The EP currently has 751 MEPs (the maximum possible under Article 14(2) TEU). Following the United Kingdom’s withdrawal from the EU, some of the seats now held by Members elected in the UK will be redistributed among Member States, and the overall total number of seats reduced to 705.
MEPs are elected according to national electoral systems, but these have to observe certain common provisions established by EU law such as proportional representation. As a general rule, voters can choose between political parties, individual candidates or both. While in some Member States, voters can only vote for a list, without the possibility to change the order of candidates on the list (closed list), in other Member States voters can express their preference for one or more of the candidates (preferential voting). Depending on the degree of freedom voters enjoy when casting their preferential vote, one can distinguish between semi-open lists, where voters can change the position of one or all candidates on a single chosen list, and open lists, where voters can vote for candidates from different lists. Instead of a list system, some Member States use the single transferable vote (STV). Under this system, the voter has one vote but can rank the candidates in order of their first, second, third, etc. choice. To be elected, a candidate needs to receive a minimum number of votes.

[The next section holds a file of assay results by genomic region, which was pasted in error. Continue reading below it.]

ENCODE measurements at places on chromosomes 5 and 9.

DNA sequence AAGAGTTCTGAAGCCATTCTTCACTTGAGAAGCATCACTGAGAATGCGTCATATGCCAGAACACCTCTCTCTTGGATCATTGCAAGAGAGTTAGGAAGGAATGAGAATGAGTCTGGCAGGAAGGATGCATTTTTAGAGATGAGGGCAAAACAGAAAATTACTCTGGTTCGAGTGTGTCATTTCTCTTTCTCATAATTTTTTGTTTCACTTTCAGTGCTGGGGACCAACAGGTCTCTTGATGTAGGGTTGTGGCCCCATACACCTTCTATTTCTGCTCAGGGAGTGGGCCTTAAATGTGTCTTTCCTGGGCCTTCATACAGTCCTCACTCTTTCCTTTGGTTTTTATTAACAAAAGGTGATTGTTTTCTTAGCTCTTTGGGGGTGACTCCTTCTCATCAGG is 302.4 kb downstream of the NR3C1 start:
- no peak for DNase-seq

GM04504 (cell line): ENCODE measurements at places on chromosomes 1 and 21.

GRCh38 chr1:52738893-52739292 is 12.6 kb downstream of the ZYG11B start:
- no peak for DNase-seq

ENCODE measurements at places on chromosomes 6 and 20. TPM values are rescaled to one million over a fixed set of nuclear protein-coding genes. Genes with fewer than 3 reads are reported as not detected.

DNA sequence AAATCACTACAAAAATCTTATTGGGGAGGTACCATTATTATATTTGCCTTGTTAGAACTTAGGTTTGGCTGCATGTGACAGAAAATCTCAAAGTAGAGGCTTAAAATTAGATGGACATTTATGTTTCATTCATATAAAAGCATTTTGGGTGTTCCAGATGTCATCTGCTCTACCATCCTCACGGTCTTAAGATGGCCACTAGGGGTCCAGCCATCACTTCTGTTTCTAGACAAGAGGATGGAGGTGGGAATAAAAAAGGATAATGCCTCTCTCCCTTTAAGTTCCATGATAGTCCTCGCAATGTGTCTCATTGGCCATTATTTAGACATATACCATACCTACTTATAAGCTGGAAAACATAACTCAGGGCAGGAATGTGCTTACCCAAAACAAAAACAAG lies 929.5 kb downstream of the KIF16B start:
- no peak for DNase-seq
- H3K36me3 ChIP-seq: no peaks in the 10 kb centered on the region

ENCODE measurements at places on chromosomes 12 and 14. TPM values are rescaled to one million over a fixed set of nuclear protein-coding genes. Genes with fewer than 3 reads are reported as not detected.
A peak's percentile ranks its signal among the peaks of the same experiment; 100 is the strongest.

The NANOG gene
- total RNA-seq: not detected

Whilst in the majority of Member States the national territory forms a single electoral constituency for the European elections, certain Member States have divided their territories into multiple constituencies. These are: BE, IE, IT, PL.
NB: In France, on 3 January 2018 the government approved a reform to create a single electoral constituency. The Assemblée nationale voted in favour of the reform on 14 May. However, on 24 May 2018, 61 French MPs appealed to the Conseil constitutionnel against the act instituting the change (the court’s decision is still pending).